[This column is about lyrics as text, not a history of music column. We will analyze album lyrics for meaning, and examine with close readings album titles, song titles and close reading of lyrics. We are looking, reading and listening for the microcosm of the album, and the broader macrocosm of Youth Culture in the 1970’s, 80’s and more recent decades. ]
“Everything I’mma saying, you can say it just as good” — Bob Dylan
The Autobiography of Malcolm X, chapter 15 “Icarus”
John Coltrane, Giant Steps
Bob Marley, Natty Dread
Bob Dylan, Like a Rolling Stone
Recording history is very short, as is the history of recordings of protest music. Woody Gutherie’s recording, Dust Bowl Ballads in 1940, is one of the earliest examples in recorded music of lyrical subtleties such as Horatian Satire, as well as one of the earliest examples of Post-Modernism in any medium. When John Coltrane titles his solo album Giant Steps, he is not only taking such steps in modal jazz, but also toward a concept album. If Sinatra’s In the Wee Small Hours of the Morning in 1954 is the first concept album, Giant Steps in 1960 is the second.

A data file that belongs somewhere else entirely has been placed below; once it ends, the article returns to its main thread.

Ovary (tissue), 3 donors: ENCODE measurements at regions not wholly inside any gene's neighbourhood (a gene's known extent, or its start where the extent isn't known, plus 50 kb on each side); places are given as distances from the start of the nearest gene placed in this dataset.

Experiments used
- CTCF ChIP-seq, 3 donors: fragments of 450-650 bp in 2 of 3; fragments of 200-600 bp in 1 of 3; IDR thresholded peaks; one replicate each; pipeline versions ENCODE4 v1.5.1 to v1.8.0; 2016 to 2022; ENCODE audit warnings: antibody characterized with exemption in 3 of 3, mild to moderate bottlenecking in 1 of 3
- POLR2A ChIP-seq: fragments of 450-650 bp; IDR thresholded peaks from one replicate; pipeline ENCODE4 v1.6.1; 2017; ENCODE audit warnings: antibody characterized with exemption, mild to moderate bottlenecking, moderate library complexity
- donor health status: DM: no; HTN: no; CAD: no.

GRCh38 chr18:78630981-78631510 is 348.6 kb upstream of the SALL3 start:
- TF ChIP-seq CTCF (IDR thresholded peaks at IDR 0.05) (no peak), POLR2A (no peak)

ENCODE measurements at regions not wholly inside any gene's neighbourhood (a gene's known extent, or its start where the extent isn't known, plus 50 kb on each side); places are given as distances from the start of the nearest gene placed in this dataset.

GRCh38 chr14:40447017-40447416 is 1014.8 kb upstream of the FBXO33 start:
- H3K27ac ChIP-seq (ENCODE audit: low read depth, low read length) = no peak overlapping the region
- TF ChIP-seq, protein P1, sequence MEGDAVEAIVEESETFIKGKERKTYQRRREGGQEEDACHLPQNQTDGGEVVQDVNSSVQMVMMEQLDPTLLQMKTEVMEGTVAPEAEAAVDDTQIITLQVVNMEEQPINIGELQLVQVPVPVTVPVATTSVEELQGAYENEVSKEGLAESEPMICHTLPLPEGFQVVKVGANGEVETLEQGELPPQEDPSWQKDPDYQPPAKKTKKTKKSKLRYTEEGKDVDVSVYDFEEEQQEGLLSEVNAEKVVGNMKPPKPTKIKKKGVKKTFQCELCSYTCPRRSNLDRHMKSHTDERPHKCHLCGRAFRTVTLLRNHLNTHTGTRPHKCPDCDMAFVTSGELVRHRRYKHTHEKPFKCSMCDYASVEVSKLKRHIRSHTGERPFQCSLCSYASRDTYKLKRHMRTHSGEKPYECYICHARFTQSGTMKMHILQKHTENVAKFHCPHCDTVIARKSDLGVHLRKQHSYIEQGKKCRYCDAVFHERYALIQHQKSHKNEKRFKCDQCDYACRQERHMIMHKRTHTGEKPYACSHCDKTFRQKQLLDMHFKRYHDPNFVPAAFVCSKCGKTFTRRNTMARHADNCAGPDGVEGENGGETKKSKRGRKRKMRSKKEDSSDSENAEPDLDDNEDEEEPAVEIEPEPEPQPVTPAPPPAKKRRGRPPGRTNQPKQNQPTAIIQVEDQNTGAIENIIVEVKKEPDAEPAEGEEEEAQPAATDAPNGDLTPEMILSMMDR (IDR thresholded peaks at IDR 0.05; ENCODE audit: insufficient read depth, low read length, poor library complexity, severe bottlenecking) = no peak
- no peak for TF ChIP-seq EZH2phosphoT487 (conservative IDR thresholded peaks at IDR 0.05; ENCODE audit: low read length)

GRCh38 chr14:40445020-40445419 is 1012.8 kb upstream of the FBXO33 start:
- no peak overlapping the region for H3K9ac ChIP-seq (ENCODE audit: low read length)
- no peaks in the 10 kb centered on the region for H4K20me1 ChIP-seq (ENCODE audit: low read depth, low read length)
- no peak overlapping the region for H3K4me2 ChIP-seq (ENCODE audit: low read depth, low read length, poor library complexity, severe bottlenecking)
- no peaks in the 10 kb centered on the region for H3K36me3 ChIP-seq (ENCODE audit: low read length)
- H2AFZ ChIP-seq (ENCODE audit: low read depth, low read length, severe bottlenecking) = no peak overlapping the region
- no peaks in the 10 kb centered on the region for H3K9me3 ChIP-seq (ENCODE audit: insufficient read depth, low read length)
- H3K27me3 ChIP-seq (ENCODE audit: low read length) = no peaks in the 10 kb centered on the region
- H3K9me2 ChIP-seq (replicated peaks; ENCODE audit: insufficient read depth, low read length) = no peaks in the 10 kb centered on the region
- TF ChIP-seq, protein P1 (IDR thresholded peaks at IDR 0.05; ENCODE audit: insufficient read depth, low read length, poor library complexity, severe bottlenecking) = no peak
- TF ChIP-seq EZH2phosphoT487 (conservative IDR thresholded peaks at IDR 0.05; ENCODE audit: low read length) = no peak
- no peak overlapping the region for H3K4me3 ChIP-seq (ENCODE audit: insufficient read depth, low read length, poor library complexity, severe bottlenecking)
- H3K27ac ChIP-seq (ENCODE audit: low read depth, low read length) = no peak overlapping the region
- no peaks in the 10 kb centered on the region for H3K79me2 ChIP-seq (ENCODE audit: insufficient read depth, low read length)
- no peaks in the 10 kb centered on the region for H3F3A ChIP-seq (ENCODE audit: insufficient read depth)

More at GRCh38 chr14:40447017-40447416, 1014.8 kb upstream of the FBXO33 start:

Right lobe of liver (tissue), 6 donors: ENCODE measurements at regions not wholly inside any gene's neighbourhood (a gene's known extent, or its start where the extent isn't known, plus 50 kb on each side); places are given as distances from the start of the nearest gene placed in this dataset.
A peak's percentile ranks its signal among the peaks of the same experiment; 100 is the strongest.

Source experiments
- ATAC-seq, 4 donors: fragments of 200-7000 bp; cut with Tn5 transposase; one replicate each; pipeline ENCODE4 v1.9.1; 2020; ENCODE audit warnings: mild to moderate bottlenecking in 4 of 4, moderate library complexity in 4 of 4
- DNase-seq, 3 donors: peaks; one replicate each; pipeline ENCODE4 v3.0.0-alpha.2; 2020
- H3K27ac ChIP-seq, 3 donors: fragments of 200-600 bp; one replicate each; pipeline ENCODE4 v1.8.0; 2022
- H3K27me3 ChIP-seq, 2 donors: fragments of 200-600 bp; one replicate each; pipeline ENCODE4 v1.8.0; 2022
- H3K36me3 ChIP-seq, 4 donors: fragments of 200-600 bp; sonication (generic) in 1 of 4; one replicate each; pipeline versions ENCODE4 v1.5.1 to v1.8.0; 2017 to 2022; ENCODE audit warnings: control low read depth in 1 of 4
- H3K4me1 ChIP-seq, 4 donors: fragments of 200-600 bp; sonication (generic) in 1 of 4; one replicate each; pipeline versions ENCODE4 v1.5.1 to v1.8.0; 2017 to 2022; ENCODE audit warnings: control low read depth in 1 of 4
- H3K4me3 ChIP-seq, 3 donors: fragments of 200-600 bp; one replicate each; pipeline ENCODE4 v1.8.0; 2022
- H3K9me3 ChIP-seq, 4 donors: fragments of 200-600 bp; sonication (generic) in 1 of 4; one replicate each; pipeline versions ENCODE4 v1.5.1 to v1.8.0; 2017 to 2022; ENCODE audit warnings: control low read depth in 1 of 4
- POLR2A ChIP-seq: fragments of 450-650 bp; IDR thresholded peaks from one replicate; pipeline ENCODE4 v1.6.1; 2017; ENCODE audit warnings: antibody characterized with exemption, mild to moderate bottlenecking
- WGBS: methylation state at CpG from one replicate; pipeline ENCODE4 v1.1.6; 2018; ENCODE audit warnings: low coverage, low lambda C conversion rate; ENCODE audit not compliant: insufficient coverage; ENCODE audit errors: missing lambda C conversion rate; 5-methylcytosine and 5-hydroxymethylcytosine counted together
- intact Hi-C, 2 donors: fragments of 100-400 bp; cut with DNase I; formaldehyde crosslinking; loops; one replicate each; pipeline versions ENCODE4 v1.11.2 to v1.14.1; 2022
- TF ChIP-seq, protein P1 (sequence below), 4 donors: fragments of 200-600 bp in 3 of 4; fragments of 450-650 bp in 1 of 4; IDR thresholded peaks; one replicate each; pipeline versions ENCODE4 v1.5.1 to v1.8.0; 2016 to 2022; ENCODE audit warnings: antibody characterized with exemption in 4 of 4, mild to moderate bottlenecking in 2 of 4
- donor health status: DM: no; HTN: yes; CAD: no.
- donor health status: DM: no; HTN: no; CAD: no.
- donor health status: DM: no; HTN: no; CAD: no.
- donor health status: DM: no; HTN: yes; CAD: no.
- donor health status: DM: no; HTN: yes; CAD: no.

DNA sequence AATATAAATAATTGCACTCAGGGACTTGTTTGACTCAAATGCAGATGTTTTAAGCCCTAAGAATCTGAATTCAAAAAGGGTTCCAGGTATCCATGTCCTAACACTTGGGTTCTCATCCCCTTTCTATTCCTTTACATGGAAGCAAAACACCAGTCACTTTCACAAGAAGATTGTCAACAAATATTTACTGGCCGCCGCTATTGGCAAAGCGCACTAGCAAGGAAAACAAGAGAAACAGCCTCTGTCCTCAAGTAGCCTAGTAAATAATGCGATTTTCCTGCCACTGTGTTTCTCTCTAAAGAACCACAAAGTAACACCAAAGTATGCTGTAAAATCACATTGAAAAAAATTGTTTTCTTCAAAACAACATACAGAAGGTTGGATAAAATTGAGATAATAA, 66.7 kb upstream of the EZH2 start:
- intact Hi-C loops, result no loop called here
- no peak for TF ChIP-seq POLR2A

Giant Steps has no lyrics, only song titles. The briefest statement of subject becomes vastly important. In terms of concept, the album begins with track three, the brief Countdown, followed by Spiral with its descending modal scale. After these four fairly jarring tracks, the album reaches a melodic middle with Syeeda’s Song Flute and Naima. The conclusion is the up-beat Mr. P.C. I argue that this upbeat tempo and the anonymous Mr. of the title, along with Coltrane’s ongoing struggle with heroin, indicate that this song is about a drug-dealer.
This is the arena of Malcolm X’s nom-de-guerre Detroit Red, of which chapter 15 of his and Alex Haley’s the Autobiography of Malcolm X, “Icarus,” paints a brief picture. But this chapter also exposes the radical that the man, himself, becomes, and the radicalism that becomes the credo of punk. Of greatest interest to the punk project and to my arguments are the passage on the March on Washington and the passage on his appearances at universities, both Ivy League and Black universities. Peace and love had failed, it was time for radicalism.
The latter passage engages notions of institutional acceptance, of the flaccid academic institutions of the time that Bob Dylan will criticize in Like a Rolling Stone, and the authoritarian control of knowledge and analytic thought perpetuated by such institutions at the time. Though Bob Marley’s lyrics have been pacified and monochromed for such institutions with releases like Legend, if you doubt his status as a revolutionary in line with Malcolm X, remember his lyric from Talkin’ Blues, the penultimate track on the album Natty Dread: “I feel like bombing a church, now that you know the preacher is lying.”